Director: Don Siegel
Writers: Harry Julian Fink (screenplay), Rita M. Fink (screenplay) (as R.M. Fink)
Stars: Clint Eastwood, Andrew Robinson, Harry Guardino
I think it would be fair to say that Harry Callaghan has became a towering, legendary, cinematic figure over the last forty years. He is, of course, the leading protagonist of the five film franchise that followed the brilliant Dirty Harry. Having the equally legendary, perfectly cast, Clint Eastwood playing the man certainly didn’t hurt. I’ve seen all of the films umpteen times since I was a boy, I own the blu-ray boxset and whilst they’re all undeniably enjoyable in their own unique ways, it’s the first that holds a particularly special place in my heart.
It was a firm favourite of my late grandfathers, my mother and just about every close relative in my family. There’s a reason for that too. It’s got that magnetism about it, a certain rewatchability, that all of the classic films have. I can’t even put my finger on what or why that is, but I think it’s largely down to Eastwood, the very decent supporting cast and the whole melting pot of 70s goodness coming together to produce magic. There’s something about the combination of that decade and the crime/cop genre that just works.
Even the bloody score is a standout that definitely adds to the experience. That’s maybe a stupid thing to say, that’s what it’s supposed to do, but it’s got that distinctive, funky style that personified that decade and I can point out the film by just hearing a bit of it playing away in the background.
Plot wise, it doesn’t get much simpler really. It follows Harry Callaghan as he attempts to pinpoint the identity of a rooftop shooter that’s menacing the city of San Francisco. He’s also kidnapped and locked a young woman in a secretive, hidden location. The killer is using the alias Scorpio, but when Harry gets involved, faced with a race against time to save her, it doesn’t take long for the weasels true identity to be revealed. When it becomes clear the young lady has died, all hell breaks loose, with Harry initially stalking and then later pursuing the nutjob throughout an intense school bus hijacking.
Incidentally, Andrew Robinson is absolutely outstanding as the crazed killer too. He plays Scorpio perfectly, imbuing the character with all the quirky oddness and pent up rage that you’d expect. He’s a man that will go to any length necessary to succeed, including paying for a horrific beating at the hands of, I presume, ‘Big Black Man’ (Raymond Johnson), to get Callaghan off his tail. He makes the ultimate mistake of prodding an equally no nonsense cop that’s willing to match him step for bloody step in the violence and stakes department to mete our justice.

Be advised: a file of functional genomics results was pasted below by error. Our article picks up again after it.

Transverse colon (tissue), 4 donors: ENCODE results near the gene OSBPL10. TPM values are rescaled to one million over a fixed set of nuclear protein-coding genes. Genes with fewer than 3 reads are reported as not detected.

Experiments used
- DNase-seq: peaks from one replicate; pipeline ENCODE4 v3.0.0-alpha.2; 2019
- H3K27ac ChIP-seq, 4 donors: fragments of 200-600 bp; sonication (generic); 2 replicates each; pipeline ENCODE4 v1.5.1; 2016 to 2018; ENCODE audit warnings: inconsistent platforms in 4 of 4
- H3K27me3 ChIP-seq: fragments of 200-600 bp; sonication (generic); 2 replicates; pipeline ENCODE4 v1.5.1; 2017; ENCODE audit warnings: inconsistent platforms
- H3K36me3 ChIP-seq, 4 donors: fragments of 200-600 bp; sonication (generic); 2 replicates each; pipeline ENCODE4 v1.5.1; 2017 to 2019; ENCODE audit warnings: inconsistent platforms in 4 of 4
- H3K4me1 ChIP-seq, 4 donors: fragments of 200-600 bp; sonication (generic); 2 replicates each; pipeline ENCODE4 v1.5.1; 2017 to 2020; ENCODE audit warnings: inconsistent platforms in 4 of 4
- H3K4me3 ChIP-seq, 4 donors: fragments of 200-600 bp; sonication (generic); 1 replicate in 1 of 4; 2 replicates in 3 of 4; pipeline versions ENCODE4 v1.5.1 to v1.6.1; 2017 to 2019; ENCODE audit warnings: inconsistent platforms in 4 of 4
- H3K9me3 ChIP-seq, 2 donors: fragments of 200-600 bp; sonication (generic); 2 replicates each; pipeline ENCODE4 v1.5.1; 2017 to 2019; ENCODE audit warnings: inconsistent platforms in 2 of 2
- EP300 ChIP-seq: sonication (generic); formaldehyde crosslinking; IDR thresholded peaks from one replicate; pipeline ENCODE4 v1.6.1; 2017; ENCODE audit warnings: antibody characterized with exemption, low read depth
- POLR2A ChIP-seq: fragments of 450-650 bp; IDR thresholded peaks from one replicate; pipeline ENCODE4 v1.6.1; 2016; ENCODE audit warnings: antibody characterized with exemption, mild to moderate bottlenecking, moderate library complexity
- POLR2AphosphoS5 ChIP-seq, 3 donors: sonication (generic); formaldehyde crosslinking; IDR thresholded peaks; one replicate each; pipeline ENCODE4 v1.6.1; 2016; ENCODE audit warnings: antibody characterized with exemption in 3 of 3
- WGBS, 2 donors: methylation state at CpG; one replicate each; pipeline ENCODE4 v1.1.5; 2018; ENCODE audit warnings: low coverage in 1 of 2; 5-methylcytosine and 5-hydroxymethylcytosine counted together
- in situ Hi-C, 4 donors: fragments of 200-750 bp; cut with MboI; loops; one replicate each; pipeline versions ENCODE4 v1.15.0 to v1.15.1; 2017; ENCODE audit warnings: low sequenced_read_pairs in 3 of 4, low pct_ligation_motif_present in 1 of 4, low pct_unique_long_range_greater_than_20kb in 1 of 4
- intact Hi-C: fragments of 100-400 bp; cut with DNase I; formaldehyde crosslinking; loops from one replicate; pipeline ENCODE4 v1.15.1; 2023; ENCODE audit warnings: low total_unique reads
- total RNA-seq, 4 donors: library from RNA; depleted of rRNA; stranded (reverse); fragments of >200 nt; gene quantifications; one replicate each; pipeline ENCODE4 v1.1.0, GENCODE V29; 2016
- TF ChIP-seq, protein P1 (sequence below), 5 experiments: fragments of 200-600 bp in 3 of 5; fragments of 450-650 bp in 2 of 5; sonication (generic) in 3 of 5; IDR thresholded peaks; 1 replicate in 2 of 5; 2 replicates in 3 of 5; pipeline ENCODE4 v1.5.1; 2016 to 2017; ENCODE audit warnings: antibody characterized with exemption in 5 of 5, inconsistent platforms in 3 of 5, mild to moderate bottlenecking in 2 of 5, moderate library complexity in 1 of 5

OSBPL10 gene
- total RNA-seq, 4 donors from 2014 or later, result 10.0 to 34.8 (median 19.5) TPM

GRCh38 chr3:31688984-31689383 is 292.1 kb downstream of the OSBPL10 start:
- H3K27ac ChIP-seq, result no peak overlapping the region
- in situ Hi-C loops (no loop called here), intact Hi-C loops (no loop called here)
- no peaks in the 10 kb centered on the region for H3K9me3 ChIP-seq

What can you say about Clint that’s not already been said? He’s had many an iconic role, including the Spaghetti Western’s ‘Man with No Name’. For me though, it’s Harry Callaghan that I immediately think of when his name comes up. He’s perfectly matched for the role. He’s got the witty sarcasm, the strait edged, talking and aggression when needed and that rebellious, no nonsense aura. More importantly though, there’s humanity underneath it all, he might not show it for the most part, but it’s there and it’s that trait which separates him from the crooks he’s pitted against. Callaghan often blurs the lines of the law, but he’s morally good.
That’s my most favourite parts of Dirty Harry, incidentally. Sure, the plot is simplistic, the premise is/was over saturated, certainly in the 70s, but what makes this film stand out from the rest is the characters, the realness of them, the authenticity they bring and the grittiness of the story.
The snappy, memorable dialogue plays a part too. I mean, who can ever forget the “You’ve got to ask yourself a question. Do I feel lucky? Well do ya, punk?” and the extended speech that precedes it. Then there’s the conflict of bureaucracy between Harry, his Chief and the Mayor. The inner guilt and mild torment he faces with his partners meeting sticky ends, because of his gung ho, grab the bull by the horns, policing style and reputation. The Scorpio killer is a part of that too. He’s an authentic, crazy, very memorable character that adds a tremendous amount to the experience.
I don’t think there’s another cop franchise from that period in time which touches this one and it’s for those very reasons. The others are far too corny, too light in tone by my admittedly biased comparison. More importantly though, they don’t have Eastwood.
Don Siegel was a fantastic director that had worked with Clint on several films, including Escape From Alacatraz and Coogan’s Bluff, likewise the cinematographer, Bruce Surtees. They certainly created magic here, producing an absolute cinematic classic in every sense of the word. It’s well shot, with some visually iconic moments; well edited; features a great and catchy, funky score; the acting across the board is on point; the characters are genuinely interesting, and then finally; the plot, whilst simplistic, is riveting and flows well.
This is one of my all-time favourite Eastwood films and if you’ve somehow not seen it then get it watched immediately and not a moment longer.